Introducing Our Fly of the Month

Guest Blogger: Paul Beel, FrankenFly

FOM Pumpkin Crunch 10 2017 360x360In October we launched a new feature on our site, the Fly of the Month. The first fly we highlighted was the Pumpkin Crunch, a parachute dry fly that you can dead drift while fishing for browns, brookies or rainbow trout. Here’s how to tie it!

Hook: Mustad 94840
Thread: UNI-Thread 6/0 Dark Brown
Body: UNI-Floss Orange
Post: Hi-Vis – White
Hackle: Brown and grizzly
Tail: Turkey fibers

Steps for tying:

1. Place hook in vise and wrap a thread base down the hook shank and back up and leave thread hanging 1/4 of the way back from the hook eye.

2. Take a pinch of Hi-Vis and tie in near the 3/4 section of the hook away from the hook bend and 1/4 of the way back from the hook eye. Tie it down on top of the hook aiming over the hook eye. Then take the Hi-Vis and pull it straight up and make wraps of thread in front of the pinch of Hi-Vis to get the post of the fly standing up straight. Then start making wraps around the Hi-Vis post while holding the top of the Hi-Vis with the other hand. You may be able to make some easy wraps around the post once you get it started without holding the top. You will be wrapping hackle around this post later, so make the wraps go up the post about a 1/4 of an inch. This creates the section that you will wrap hackle around.

3. Now select one hackle of each of a brown and grizzly rooster cape. Use a hackle gauge to select the correct size. For example, if you are using a size 10 hook, use the hackle gauge to select a size 10 hackle feather.

4. Once selected, turn both feathers with the faded part of the feather toward you and place the brown feather behind the grizzly. With your scissors, clip the butts of the hackle off. Then trim about 4 or 5 hackle fibers away from each feather to give you a place to tie the feather down against the post.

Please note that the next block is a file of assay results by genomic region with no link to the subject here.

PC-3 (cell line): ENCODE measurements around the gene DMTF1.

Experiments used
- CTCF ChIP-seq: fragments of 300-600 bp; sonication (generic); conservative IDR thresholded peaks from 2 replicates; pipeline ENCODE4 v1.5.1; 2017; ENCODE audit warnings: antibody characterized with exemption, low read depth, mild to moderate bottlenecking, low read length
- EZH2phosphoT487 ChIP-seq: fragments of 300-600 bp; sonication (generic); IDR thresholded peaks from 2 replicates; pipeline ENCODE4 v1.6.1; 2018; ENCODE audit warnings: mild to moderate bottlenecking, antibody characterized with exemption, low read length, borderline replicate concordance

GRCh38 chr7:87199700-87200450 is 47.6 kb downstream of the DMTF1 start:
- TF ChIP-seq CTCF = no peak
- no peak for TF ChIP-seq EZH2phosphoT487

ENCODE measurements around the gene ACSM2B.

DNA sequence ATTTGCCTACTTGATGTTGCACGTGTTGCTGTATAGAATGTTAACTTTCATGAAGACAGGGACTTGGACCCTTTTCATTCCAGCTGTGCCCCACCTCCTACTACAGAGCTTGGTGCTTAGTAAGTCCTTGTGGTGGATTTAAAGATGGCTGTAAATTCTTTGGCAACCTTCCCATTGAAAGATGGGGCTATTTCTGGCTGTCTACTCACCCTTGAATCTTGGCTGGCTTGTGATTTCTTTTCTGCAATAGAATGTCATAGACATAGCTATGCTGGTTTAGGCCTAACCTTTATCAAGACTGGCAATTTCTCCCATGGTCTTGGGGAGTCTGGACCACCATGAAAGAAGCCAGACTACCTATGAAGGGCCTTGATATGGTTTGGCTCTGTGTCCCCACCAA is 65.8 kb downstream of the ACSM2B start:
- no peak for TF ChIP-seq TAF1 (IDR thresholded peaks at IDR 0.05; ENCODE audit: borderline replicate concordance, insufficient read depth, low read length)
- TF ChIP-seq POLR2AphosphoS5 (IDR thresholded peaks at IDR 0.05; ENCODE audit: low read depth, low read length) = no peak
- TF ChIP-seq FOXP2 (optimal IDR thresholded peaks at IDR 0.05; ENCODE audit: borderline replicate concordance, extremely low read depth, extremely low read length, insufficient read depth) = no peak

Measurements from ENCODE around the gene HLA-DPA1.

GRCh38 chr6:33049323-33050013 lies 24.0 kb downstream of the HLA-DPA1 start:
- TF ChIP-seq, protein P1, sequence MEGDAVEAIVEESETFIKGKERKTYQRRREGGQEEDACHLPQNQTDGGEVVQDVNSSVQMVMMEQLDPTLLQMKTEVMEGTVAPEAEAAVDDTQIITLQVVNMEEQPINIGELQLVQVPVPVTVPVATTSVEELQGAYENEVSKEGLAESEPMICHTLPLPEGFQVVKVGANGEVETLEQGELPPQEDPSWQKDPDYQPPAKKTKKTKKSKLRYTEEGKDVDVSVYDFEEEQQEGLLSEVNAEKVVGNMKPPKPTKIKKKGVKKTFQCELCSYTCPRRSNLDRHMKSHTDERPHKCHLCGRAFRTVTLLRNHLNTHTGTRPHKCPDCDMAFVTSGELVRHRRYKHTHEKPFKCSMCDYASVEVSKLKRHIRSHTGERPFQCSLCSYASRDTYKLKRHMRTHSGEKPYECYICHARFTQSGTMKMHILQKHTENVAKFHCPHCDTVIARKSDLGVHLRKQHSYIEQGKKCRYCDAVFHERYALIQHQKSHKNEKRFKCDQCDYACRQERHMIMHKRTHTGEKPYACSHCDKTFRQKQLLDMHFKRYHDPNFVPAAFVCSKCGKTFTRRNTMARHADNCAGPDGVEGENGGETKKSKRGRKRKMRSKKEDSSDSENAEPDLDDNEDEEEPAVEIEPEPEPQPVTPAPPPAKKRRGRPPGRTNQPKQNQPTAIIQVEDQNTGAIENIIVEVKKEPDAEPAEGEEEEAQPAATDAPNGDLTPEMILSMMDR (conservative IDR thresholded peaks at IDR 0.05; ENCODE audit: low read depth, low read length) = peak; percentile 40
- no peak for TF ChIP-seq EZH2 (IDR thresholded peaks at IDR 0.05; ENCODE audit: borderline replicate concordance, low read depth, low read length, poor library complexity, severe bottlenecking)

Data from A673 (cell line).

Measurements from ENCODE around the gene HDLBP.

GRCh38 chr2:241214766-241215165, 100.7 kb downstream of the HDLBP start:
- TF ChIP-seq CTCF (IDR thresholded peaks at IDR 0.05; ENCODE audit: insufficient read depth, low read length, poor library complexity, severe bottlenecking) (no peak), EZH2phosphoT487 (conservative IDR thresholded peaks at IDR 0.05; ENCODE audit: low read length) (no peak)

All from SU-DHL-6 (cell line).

5. Place the two feathers together, with the faded sides facing you, up against the post and hold them there while making wraps of thread around the post to hold the feathers in place against the post. Once the lower part of the stems are secured straight up with the post, use a little head cement or glue and brush around the post to secure it. Leave the feathers standing straight up for now.

6. Tie in 3 Turkey Tail fibers. You can tie them in while they are together and then use a bodkin to split the fibers apart after they are tied in. The three fibers should be split in the back to imitate the look of a mayfly tail.

7. Tie in Hot Orange UNI-Floss. Start where the thread is hanging over the barb of the hook. Make consecutive wraps of floss one after another until you get against the post we created. Tie off the floss and cut off the excess. Now place your thread on the other side of the post. This is the side closest to the hook eye.

8. Now take both of the hackle feathers we left before and bend them downward so you can start wrapping them around the post. It may help to hold the top of the Hi-Vis post while wrapping both feather at the same time. Keep the wraps of hackle next to each other as you work your way down the post until you meet the top of the hook shank. Hold both feathers and keep the wraps tight while you take the thread and make about 4 wraps of thread around the feathers and the post. Now be careful and take your scissors and trim off the rest of the feathers.

9. Use your thread to wrap the rest of the front of the hook near the hook eye. The section from the post to the hook eye should be all brown thread. Once this is wrapped neatly with thread, whip finish, place a dab of head cement or glue after you clip off your thread.